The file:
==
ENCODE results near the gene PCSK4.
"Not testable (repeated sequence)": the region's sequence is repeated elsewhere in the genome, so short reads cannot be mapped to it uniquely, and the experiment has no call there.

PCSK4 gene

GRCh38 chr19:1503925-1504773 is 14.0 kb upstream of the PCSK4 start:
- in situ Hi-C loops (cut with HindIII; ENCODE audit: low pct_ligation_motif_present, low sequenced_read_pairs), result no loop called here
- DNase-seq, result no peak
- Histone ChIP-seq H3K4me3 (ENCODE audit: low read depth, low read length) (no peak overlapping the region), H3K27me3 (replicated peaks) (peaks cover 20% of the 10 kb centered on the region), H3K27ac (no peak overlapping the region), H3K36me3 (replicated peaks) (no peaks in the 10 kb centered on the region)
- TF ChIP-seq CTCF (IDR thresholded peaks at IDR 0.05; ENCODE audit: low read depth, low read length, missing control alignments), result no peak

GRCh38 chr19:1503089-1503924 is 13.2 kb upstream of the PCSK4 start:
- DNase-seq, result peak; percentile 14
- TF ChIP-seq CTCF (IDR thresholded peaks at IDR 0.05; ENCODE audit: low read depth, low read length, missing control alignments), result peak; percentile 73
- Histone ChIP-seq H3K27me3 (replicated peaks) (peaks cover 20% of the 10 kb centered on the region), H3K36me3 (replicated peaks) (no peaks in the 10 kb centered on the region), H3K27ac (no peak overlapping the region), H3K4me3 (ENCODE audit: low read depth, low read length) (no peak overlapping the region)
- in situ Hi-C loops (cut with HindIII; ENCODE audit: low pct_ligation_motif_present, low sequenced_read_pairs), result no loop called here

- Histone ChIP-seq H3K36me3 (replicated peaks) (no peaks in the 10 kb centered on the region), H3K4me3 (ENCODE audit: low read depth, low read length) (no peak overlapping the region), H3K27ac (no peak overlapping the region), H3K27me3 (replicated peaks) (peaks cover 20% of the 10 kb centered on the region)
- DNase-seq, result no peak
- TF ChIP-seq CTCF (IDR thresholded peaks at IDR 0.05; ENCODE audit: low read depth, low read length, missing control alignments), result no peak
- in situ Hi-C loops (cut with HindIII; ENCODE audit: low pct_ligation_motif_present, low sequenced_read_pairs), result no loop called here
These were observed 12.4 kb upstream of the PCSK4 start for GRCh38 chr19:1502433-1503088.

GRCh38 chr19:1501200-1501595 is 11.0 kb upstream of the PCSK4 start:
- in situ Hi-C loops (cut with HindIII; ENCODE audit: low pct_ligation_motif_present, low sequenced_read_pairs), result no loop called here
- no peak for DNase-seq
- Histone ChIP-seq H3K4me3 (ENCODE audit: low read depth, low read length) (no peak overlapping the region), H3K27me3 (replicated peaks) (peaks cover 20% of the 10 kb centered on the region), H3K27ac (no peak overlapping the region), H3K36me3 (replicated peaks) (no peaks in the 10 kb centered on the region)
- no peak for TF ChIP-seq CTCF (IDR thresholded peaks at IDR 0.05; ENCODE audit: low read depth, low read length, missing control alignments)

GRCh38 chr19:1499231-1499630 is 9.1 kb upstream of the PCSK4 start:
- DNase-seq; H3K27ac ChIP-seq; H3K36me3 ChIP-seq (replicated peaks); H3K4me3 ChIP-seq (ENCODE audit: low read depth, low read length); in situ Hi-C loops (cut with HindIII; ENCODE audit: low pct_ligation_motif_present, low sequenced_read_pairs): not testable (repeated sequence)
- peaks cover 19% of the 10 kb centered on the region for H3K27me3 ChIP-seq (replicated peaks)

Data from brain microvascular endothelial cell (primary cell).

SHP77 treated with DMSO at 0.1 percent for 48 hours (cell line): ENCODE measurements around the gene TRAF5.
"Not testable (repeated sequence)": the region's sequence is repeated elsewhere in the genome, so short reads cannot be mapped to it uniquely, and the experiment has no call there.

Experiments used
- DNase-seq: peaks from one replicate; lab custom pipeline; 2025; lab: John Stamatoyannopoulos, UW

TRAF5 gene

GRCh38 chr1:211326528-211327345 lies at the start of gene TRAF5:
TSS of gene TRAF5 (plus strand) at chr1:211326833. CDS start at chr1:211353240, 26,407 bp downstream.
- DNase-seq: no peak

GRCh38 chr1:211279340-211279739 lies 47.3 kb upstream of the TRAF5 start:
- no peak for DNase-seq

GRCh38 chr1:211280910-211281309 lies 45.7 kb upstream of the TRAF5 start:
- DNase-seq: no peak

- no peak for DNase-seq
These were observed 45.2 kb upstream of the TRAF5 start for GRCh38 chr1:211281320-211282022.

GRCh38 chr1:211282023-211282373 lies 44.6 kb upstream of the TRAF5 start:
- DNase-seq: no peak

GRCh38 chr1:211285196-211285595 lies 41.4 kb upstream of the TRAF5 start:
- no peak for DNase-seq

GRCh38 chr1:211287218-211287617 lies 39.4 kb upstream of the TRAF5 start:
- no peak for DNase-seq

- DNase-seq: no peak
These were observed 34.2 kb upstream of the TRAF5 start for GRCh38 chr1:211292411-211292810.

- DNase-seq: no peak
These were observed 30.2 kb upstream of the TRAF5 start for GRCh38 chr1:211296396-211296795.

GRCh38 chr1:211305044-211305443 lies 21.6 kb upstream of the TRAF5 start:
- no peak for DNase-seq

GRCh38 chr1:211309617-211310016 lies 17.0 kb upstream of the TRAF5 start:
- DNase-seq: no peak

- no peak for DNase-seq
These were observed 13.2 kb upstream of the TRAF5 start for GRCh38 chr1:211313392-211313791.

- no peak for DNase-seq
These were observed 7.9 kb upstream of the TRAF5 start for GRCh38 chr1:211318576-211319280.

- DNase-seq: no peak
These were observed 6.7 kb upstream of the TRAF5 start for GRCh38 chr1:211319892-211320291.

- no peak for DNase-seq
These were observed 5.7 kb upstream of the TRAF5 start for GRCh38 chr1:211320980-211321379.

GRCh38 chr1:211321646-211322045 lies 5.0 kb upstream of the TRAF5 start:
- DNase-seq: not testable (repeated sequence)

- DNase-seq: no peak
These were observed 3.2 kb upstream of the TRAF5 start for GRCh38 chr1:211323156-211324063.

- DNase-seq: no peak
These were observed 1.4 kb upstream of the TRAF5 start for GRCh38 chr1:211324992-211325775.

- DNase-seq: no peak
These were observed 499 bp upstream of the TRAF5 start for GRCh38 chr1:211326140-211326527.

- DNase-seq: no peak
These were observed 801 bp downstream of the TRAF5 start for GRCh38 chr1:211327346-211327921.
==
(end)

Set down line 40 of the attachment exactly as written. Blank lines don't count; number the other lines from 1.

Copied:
- no peak for DNase-seq